Pugh. – In June, 1944, in action in Italy, Captain Michael John Pugh, R.A., (Commoner, 1937-39), aged 25.

RAINFORD, Harry (CCC 1934-1935)

Born Preston, Lancashire, 30 December 1911, 2nd son of Walter Rainford, manager of boot and shoe repair company, of Preston.
Educated Preston Grammar School; Bristol University, 2 French 1934.
Oxford Diploma in Education course.
Military service WWII:
Lieutenant, Royal Navy; Radio Officer, HMS Howe.  Killed in action during an air-raid on Portland Harbour on 21 June 1940 (aged 28).

REES, William Larry (CCC 1938-1940)

Born Glanamman, Wales, 6 July 1920, only son of William John Rees, milk-factory manager, of Banbury, Oxfordshire.
Educated Llandovery College School.
Scholar; 2nd public examination History and Politics (Hons) 1940; Secretary, Rugby 1939-1940; President, Sundial Society 1940.
Military service WWII 1941:
Pilot Officer, Royal Air Force Volunteer Reserve. Killed in action on 25 July 1941 (aged 21).

RENTOUL, Lawrence Moore (CCC 1935-1939)

Born Belfast, 7 December 1915, only son of the Revd James Lawrence Rentoul, Minister of Presbyterian Church of Ireland.
Educated Campbell College, Belfast, 1929-1935.
3 French and German 1939; BA 1939.
Military service WWII:
Lieutenant, Reconnaissance Regiment. Died of wounds in Italy on 25 June 1944 (aged 28).
From Pelican Record Vol. XXVI, No. 6:

Rentoul. – In June, 1944, died of wounds in Italy, Lieutenant Lawrence Moore Rentoul, B.A., Reconnaissance Regiment (Commoner, 1935-39), aged 28.

Self to Woodward 

SELF, Philip Ambrose (CCC 1937-1939)

Born Alton, Hampshire, 7 June 1919, 1st son of George Wilson Self, bank manager, of Torquay, Devon.
Educated Reading School and Newton College.
Scholar; Haigh Prize 1938; 1 Classics Moderations 1939; 2nd public examination Ancient History with distinction 1939.
Military service WWII 1939-1944:
Private, Non-Combatant Corps. Killed accidentally on Salisbury Plain on 3 January 1944 (aged 24).
From Pelican Record Vol. XXVI, No. 5:

Self. – On 3rd January, 1944, accidentally on Salisbury Plain, Philip Ambrose Self, (Scholar, 1937-41).

SHARP, Antony Colin (CCC 1938-1940)

Born Berkhamsted, Hertfordshire, 2 March 1919, 1st son of Colin Hugh Calvert Sharp, Headmaster of Abbotsholme School, and Helen Marjorie [Kirk] of Uttoxeter, Staffordshire.
Educated Gresham’s School, Norfolk, 1933-1937.
2nd public examination (Hons.) German 1940.
Married 1942 Ann Elizabeth [Read]
Military service WWII 1940-1944:
Captain, 32 Battery, 22nd Field Regiment,Royal Artillery. Killed in action in Italy on 28 June 1944 (aged 25).
From Pelican Record Vol. XXVI, No. 6:
Sharp. – In June, 1944, on active service in Italy, Captain Antony Colin Sharp, R.A., (Commoner, 1938-40), aged 25.

Sharp, Anthony Colin Captain 177355
On the 24th of June 1944, the 22nd Field Regiment, Royal Artillery advanced to prepared positions on a line to the west of Lake Trasimene in preparation for an attack by 13th Corps. They were sited about six miles behind the front line at Citta Del Pieve and as they were moving into position they came under a burst of fire from an enemy battery which caused casualties of five other ranks killed with seventeen other ranks and two officers wounded, their worst casualties in the war to that time. The following day, the regiment fired in support of an attack by the 2nd Battalion, the Duke of Cornwall's Light Infantry on the Casamaggiore Ridge. Despite being held up on the right of their advance for most of the day, the Battalion took their objectives by the late afternoon and consolidated their gains after nightfall. The next day, the 28th of June 1944, the 2nd Battalion, Bedfordshire and Hertfordshire Regiment crossed the ground which had been captured the previous day and advanced on a narrow front towards Nardelli, under the cover of a protective barrage. When they reached their second objective they came under heavy fire from the German positions and were soon pinned down. The tanks which were supporting them also suffered badly from 88mm and 75mm self propelled guns and failed to get as far forward as the infantrymen. Anthony Sharp, who was attached to a company of the Bedfordshire and Hertfordshire Regiment, was acting as Forward Observation Officer for the artillery. During the engagement he decided to get further forward, in order to bring his guns to bear on the enemy troops who were pinning the infantry down. He climbed on board one of the squadron commander's tanks and went forward to better observe the enemy positions. On reaching the crest of the ridge his tank was hit and burst into flames, killing him and the tank’s crew.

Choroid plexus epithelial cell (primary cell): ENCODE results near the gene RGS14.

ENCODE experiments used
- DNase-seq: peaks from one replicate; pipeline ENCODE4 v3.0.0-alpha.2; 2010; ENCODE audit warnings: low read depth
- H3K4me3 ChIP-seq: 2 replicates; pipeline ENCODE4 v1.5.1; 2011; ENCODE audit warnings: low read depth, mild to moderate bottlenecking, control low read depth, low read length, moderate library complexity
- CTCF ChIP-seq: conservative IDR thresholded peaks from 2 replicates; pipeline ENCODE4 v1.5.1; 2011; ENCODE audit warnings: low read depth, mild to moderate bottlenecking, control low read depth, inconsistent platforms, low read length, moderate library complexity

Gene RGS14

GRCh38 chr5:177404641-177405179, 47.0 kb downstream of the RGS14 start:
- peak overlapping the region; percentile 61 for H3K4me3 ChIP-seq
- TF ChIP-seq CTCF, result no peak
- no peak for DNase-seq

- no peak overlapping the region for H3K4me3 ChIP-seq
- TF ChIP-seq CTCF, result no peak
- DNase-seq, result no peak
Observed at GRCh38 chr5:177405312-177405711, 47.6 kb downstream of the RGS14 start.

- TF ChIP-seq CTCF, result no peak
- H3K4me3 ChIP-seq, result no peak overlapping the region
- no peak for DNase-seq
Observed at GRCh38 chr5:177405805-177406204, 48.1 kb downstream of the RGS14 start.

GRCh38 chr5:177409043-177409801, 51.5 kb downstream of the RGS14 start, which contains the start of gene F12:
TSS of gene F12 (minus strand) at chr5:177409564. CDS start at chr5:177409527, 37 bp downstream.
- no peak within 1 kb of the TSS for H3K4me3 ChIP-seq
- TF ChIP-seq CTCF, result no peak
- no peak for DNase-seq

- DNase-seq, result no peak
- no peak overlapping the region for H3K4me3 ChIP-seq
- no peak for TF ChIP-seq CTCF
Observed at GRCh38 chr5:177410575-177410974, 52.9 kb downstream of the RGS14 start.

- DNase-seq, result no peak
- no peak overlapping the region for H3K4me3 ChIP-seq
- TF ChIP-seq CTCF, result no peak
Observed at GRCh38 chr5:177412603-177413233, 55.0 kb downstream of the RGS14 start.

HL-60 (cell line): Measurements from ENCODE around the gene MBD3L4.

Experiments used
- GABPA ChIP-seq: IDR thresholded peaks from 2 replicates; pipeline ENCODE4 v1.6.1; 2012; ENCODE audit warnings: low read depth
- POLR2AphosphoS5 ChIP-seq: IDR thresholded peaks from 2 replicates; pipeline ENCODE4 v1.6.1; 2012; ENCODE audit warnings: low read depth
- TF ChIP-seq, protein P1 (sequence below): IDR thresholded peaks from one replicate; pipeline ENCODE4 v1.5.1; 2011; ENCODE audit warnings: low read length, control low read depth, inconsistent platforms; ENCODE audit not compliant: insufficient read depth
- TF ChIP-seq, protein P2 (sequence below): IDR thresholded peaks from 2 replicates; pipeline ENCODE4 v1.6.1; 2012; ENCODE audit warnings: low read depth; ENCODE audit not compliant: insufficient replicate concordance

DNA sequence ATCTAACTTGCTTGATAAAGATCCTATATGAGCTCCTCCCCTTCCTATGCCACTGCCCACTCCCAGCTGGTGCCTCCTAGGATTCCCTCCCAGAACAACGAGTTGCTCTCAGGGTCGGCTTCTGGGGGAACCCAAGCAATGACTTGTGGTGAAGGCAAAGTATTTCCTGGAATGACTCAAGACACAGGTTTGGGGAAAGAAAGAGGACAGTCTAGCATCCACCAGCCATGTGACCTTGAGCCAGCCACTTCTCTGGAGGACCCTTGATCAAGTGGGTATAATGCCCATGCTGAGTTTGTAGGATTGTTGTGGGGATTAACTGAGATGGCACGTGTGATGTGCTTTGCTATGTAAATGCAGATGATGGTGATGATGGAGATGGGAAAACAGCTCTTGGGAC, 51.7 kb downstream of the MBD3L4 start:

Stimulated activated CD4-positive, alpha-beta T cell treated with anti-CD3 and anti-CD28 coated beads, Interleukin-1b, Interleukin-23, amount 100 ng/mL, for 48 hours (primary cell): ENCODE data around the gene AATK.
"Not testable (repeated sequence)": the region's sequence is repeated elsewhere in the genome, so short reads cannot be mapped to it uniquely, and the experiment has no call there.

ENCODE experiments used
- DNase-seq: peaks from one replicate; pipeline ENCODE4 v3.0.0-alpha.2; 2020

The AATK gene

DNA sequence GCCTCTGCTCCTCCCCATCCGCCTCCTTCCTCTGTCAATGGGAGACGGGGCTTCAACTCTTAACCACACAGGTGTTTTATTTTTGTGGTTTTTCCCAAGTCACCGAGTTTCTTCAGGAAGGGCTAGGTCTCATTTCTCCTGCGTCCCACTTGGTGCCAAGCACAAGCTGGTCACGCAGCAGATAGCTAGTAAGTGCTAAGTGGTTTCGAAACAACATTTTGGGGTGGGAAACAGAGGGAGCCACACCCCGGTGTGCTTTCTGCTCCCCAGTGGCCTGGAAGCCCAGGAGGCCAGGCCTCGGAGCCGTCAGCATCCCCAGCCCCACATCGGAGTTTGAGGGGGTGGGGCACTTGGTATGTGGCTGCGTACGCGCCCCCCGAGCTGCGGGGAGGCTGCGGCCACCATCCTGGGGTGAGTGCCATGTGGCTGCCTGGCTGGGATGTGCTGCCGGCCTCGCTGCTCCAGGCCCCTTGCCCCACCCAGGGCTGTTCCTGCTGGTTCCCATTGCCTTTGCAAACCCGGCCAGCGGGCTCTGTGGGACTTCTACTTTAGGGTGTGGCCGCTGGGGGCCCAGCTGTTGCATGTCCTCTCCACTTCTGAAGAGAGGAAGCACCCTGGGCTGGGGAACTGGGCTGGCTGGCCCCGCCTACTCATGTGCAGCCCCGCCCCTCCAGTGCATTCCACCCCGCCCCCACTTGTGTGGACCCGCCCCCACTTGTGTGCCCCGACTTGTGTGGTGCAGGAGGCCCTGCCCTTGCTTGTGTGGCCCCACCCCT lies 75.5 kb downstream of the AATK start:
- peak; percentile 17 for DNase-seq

He is commemorated on the war memorial at Gresham's School and on the memorial at Corpus Christi College, Oxford.
He is commemorated on the Cassino Memorial Panel 2

SHEEPSHANKS, Christopher William (CCC 1940-1941)

Born London, 1st son of Sir Thomas Herbert Sheepshanks, KCB, KBE, Civil Service, and Elizabeth Creemer [Calvert] of Woking, Surrey.
Educated Winchester College 1935-1940.
No Oxford University exams.
Military service WWII 1941-1943:
2nd Lieutenant, Rifle Brigade; 1942-1943 Middle East, North Africa (Eighth Army).  Died of wounds received at Wadi Akariti on 31 March 1943 (aged 21).
From Pelican Record Vol. XXVI, No. 3:

Sheepshanks. In March, 1943, in action in the Middle East, Lieutenant Christopher William Sheepshanks, Rifle Brigade (Commoner, 1940-1), aged 21.

SMITH, Kenneth Brooke Farley (CCC 1931-1934)

Born Lyndhurst, Hampshire, 9 January 1913, 3rd son of Thomas Edward Smith, company director, of Lyndhurst.
Educated Charterhouse, Surrey 1927-1931.
Law Moderations 1932; 2 Jurisprudence 1934; BA 1934.
Reading for Bar 1934-1935; military service 1935-1943.
Married 1939 Esmé Doris daughter of Captain Cecil Sutton.